He would surely not have supported it. Nor would he have supported the supposedly ‘keynesian’ policy of the UK Labour govt to run a 5% budget deficit at the height of a boom before the financial crash. No wonder Labour’s great recession was so bad.

      • Peter Martin
        Posted May 26, 2017 at 9:41 am | Permalink

        @ Richard 1,

        According to my figures which I just obtained by Googling {UK Budget Deficits Images} the budget deficit of that period rarely went about 3%. That was quite a bit lower than the typical deficits run by Mrs Thatcher’s government.

        But I wouldn’t blame her Govt for running that deficit. If I buy £100 of premium bonds then I am creating £100 of government debt. Is it fair to blame Government for something that I have chosen to do?

        Similarly, countries like Germany like to sell us lots of stuff and save most of the money they earn. The Bundesbank buys gilts rather than premium bonds but the effect is just the same. They are creating Government debt when they do that and it is entirely their decision.

        The Government has to deficit spend the proceeds into the economy to keep it from falling into recession.

        So the economy has changed considerably since Keynes’ time. His comments have to be understood in the current circumstances of high trade imbalances around the world.

  16. graham1946
    Posted May 25, 2017 at 10:00 am | Permalink

    Financial forecasting is practically impossible as it is assumed that there is some sort of logical process to it, whereas it is mostly chaos brought about by ‘events’ which cannot be known. Social forecasting should be better but is mostly not, with governments being surprised for instance that the baby boomers would be getting old about now. We do not properly even know how many people are in the population, so education, health and municipal matters are always in error and standards fall, followed by tinkering from governments, always too little, too late.

    However, here goes my forecast. Private debt is out of control especially with car buying which people cannot properly afford and is being stoked again by the banks and lenders. Another crash is in the making.

    This is sub prime all over again except this time with consumer goods rather than property. The Banks should be warned that they will not be baled out again and will be allowed to go bust. Deposits up to the current limit of 100,00 Euros should be backed, but that is all to protect the ordinary saver/investor. Big money can look after itself as it always does.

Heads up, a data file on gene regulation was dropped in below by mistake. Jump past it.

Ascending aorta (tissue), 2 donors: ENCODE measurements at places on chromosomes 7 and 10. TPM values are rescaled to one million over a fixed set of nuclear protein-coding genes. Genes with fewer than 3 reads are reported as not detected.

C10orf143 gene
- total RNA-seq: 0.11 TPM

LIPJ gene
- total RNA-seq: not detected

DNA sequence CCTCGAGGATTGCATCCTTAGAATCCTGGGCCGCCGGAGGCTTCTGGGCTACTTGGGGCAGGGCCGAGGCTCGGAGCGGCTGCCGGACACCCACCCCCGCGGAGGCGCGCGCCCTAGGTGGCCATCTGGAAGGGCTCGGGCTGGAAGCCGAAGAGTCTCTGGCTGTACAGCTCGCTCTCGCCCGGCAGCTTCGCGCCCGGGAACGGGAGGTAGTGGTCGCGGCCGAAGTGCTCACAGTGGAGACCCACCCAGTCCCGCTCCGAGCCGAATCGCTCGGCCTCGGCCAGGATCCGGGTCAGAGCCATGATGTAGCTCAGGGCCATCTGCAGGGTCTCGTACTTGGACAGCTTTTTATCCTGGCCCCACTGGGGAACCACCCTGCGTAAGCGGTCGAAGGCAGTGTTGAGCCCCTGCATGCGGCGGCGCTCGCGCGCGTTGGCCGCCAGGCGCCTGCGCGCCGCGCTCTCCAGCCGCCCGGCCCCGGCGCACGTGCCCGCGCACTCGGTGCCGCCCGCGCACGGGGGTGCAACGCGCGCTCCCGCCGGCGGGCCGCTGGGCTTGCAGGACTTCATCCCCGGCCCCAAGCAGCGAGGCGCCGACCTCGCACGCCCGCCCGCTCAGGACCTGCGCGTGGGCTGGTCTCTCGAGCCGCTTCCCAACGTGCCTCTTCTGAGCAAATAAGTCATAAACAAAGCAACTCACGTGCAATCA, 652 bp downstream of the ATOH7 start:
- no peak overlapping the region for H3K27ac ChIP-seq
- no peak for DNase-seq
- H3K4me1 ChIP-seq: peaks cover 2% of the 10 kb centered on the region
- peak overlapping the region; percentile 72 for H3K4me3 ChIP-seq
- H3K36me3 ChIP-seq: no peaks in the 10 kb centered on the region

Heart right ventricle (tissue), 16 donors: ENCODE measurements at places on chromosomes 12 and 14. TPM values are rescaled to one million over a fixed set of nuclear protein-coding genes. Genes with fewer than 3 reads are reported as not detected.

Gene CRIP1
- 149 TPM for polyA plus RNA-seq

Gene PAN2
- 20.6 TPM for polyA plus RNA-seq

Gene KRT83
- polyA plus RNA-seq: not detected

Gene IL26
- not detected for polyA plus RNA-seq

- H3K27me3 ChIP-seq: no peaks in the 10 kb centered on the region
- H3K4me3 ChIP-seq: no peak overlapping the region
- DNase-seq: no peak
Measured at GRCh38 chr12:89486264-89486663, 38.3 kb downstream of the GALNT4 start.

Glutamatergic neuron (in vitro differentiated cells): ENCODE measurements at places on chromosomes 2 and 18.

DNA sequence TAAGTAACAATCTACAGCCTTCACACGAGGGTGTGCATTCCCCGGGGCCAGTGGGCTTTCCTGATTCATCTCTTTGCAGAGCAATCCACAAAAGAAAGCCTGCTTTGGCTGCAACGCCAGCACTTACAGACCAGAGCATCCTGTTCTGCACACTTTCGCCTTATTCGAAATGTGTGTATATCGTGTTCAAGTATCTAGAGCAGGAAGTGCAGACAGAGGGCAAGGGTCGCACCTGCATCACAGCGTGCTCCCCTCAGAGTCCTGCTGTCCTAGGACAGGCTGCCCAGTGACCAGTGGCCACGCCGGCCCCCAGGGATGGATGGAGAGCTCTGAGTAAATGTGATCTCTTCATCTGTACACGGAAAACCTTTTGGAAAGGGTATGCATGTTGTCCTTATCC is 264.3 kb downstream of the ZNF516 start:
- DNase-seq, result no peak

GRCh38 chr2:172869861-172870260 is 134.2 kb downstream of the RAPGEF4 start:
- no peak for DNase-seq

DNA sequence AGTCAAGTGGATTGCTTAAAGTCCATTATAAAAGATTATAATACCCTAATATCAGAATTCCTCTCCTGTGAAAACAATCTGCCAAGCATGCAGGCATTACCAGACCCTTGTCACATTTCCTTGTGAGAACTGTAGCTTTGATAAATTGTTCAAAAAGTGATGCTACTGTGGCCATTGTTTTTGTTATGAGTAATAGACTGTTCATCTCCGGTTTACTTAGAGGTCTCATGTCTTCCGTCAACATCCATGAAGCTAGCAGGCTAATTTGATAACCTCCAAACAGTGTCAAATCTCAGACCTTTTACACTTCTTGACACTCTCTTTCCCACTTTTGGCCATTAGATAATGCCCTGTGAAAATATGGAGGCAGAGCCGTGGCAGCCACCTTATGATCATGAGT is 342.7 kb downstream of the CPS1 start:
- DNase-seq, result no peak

17. stred
    Posted May 25, 2017 at 10:27 am | Permalink

    There are a lot of books around predicting the future of computing and the changes which will affect umanbeans, to use the Dahl term. We will come to rely on smart chips for everything from education and nursing to sexual intercourse. i am not sure this is going to actually happen. After pressure from family smartphone gawpers and realising that I could not even park without one, I bought a big smartphone which had a keyboard which almost fitted my small finger.

    It is really clever and if it decides to ask me to talk to it
    (this seems to be random) I can say John Redwood and it tells me his life history and then I can find his diary and read it. But then smart predictive text takes over and every few words it is necessary to delete and correct. The final post took 20 minutes to get the email address without it deciding to put capitals in or spaces and which it did while captcha timed me out and asked to find hills and roadsigns about five times. I managed it but now google has remembered about five mis-spelt email addresses and it takes time to magnify and find the right one.

    As for these forthcoming sex robots, the photos of them look horrible, rather like some dimwitted Essex tart but more scary. So I think this future of computerised
    bliss is likely to fail and today my old laptop is back in use.

    Today’s capcha called trousers pants and did not know a square with street signs. It took 5 attempts.

  18. acorn
    Posted May 25, 2017 at 10:28 am | Permalink

    The same cohort of New Keynesian economists – and their models – are still running the show, still following the same erroneous rules that brought us the 2008 Crash. They are still embedded in Treasuries; Central Banks; IMF and academic teaching. They all have a collective interest in making sure they all continue to get paid, flogging the neo-liberal economic myth, that heavily favours the top end of the Gini curve. Google “Where Danger Lurks: The Dark Recesses of the Orthodox Mind”

  19. stred
    Posted May 25, 2017 at 10:33 am | Permalink

    Last year the ‘worlds best banker’ decided to lower interest rates, based on his prediction of economic stagnation. The fact that this had not occurred apparently had not been noticed. Now we have negative real interest rates. It would be a good idea to keep predictions in line with the present. Perhaps it was done in order to suit government borrowing.

  20. Mactheknife
    Posted May 25, 2017 at 10:49 am | Permalink